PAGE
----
RadioBDC Logo
| Listen Live
< Back to front page Text size +

East coast earthquake a surprise, but not unexpected

Posted by Rob Anderson  August 23, 2011 03:45 PM

E-mail this article

Invalid E-mail address
Invalid E-mail address

Sending your article

Although the earthquake that shook Boston, along with the rest of the East coast, today was unusual, it was not unexpected. The United States has a long history of seismic activity outside of California. But because there haven’t been many earthquakes recently, we've lost perspective. In fact, it’s worth noting that the biggest earthquake risk that the United States currently faces is nowhere near California, but rather in rural Missouri.

The most dangerous fault line in North America is located around New Madrid, Missouri, and runs in a T shape across parts of Arkansas, Tennessee, and Kentucky. There were a series of major earthquakes in this area that occurred in the winter of 1811-12 and ranged between 8 and 8.9 on the Richter scale. The tremors were so great that the Mississippi River flowed backwards and people screamed in terror in the streets of New York.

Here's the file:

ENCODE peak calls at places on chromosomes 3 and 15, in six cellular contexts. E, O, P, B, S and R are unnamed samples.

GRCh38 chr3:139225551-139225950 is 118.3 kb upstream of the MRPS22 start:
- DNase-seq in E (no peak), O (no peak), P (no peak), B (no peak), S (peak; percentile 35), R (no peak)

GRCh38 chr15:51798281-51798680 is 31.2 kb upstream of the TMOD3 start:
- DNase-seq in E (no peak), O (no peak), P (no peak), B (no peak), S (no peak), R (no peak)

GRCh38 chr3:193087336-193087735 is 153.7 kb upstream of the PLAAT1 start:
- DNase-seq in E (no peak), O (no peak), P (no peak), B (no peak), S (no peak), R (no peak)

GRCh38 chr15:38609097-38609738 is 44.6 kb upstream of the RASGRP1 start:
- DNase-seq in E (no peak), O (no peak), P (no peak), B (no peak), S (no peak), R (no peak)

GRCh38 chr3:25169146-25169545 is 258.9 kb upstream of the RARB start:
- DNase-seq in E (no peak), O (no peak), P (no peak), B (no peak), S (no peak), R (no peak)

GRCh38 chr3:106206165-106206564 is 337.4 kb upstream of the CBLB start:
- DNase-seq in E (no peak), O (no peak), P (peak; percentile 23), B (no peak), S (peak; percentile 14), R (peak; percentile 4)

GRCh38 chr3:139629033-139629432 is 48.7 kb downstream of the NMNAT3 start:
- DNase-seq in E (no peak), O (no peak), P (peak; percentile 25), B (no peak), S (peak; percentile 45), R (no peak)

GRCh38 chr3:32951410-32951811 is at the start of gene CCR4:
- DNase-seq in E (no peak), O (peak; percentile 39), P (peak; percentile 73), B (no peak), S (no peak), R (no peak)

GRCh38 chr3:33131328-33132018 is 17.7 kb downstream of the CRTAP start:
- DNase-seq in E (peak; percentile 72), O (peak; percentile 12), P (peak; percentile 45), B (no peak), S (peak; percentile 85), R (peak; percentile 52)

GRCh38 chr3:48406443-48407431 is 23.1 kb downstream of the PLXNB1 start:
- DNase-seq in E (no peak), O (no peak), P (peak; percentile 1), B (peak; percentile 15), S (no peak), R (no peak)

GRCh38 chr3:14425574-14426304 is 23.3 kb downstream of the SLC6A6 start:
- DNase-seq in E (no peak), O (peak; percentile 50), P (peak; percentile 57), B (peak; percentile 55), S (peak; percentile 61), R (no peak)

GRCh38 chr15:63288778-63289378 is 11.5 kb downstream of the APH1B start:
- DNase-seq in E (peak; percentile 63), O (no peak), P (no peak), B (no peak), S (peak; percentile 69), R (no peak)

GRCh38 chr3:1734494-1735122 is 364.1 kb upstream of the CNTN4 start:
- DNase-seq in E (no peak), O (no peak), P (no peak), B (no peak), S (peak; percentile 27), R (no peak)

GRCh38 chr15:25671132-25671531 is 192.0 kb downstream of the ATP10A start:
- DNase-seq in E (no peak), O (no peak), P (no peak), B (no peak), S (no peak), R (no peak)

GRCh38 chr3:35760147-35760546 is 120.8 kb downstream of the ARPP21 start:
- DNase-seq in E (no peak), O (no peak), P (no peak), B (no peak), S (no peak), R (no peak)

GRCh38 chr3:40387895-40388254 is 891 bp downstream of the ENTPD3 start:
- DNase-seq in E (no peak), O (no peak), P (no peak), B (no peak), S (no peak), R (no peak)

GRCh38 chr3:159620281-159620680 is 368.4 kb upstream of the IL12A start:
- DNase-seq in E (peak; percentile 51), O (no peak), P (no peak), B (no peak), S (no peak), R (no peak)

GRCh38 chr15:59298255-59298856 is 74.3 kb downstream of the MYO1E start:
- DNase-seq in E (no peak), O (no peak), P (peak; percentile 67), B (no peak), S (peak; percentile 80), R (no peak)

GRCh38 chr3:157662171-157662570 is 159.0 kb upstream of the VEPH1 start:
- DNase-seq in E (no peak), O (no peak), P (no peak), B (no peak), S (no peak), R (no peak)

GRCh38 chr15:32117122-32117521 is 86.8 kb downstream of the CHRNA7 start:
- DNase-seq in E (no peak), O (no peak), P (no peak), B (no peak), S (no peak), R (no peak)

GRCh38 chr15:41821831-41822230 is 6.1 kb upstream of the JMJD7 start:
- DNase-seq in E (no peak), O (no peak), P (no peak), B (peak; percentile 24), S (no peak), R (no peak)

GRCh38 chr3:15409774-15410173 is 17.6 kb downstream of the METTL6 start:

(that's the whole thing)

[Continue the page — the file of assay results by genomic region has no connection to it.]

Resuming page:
While another major quake in the New Madrid fault would likely only cause a repetition of the mild shaking we experienced today in New England, it would be devastating for much of the country. Major cities like St. Louis and Memphis that are in the vicinity of New Madrid do not have the necessary preparations for an earthquake. And even though New England is not a seismic hotbed, the fact that so many of Boston’s buildings are built of wood or bricks, or on landfill, means that even a small quake could do far greater damage here than a comparable one would do elsewhere. The mild tremors today should serve as a warning that earthquakes can happen anywhere in the United States — not just in California and on the Pacific coast — and that just because an event is not likely does not make it an impossibility.

  • E-mail
  • E-mail this article

    Invalid E-mail address
    Invalid E-mail address

    Sending your article

    Your article has been sent.

ABOUT THE ANGLE Online commentary and news analysis from the Boston Globe. The Angle is produced by Rob Anderson and Alan Wirzbicki. You can follow Rob on Twitter at @rcand.

Editors' Picks

Tickets for T seat hogs?Tickets for T seat hogs?
Why the MBTA should punish riders who needlessly claim more than one seat.
T-shirts and democracyT-shirts and democracy
What souvenir sales teach us about reform in Myanmar
Lessons from Kony 2012Lessons from Kony 2012
Why Invisible Children films are the new textbook of civic engagement.
The Angle's comments policy